One of the most effective ways to achieve this is by sowing seeds in late summer for fall crops. Here’s why you should do it!
Extended Growing Season
Sowing seeds in late summer allows you to take advantage of the lingering warmth in the soil and the still-warm daytime temperatures.
Many cool season vegetable crops thrive in these conditions, which can lead to a longer growing season compared to spring-planted crops. This extended season gives your plants more time to mature and produce abundant yields.
Fall Gardening With Cooler Temperatures
Fall crops benefit from cooler temperatures that typically arrive as summer transitions into autumn.
Cooler weather can mitigate the stress that heat can impose on plants during the peak of summer, reducing the risk of bolting (premature flowering) in certain crops like lettuce and spinach.
The result is often better-tasting and more tender produce.
Reduced Pest Pressure
Late summer sowings often encounter fewer pest problems compared to earlier in the growing season.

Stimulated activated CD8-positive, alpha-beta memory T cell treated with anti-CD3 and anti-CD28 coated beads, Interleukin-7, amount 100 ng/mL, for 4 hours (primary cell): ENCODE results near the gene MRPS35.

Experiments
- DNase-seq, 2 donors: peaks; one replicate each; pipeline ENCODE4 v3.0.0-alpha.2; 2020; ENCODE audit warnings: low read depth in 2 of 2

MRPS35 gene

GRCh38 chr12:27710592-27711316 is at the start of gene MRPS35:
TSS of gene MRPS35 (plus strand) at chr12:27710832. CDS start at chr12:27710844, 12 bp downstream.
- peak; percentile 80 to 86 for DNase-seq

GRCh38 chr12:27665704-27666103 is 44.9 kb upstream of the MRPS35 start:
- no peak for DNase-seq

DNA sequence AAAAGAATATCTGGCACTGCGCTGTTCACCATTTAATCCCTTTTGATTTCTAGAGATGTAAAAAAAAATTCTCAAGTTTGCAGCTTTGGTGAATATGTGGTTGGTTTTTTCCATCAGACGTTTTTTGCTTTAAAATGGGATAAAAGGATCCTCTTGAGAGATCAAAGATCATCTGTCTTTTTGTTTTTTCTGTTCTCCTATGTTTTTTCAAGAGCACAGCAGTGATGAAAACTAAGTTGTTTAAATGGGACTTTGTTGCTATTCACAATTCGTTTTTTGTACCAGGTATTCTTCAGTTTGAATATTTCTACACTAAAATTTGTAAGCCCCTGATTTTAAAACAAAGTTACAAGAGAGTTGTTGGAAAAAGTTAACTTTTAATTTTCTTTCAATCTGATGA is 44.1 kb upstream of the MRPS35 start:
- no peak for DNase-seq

Many common garden pests start to decline as the temperatures cool, which means your fall crops may experience less damage from insects. This can lead to healthier plants and less reliance on pesticides or other pest management techniques.
However, it is still a good idea to use companion planting strategies when growing a fall vegetable harvest to help ensure a healthy garden.
Late summer usually brings more consistent moisture levels, with fewer periods of intense heat that can dry out the soil.
This means less watering from you and helps provide a more stable environment for seed germination and seedling growth.
Additionally, young plants have a better chance of establishing strong root systems before winter arrives, setting them up for success in the following growing season.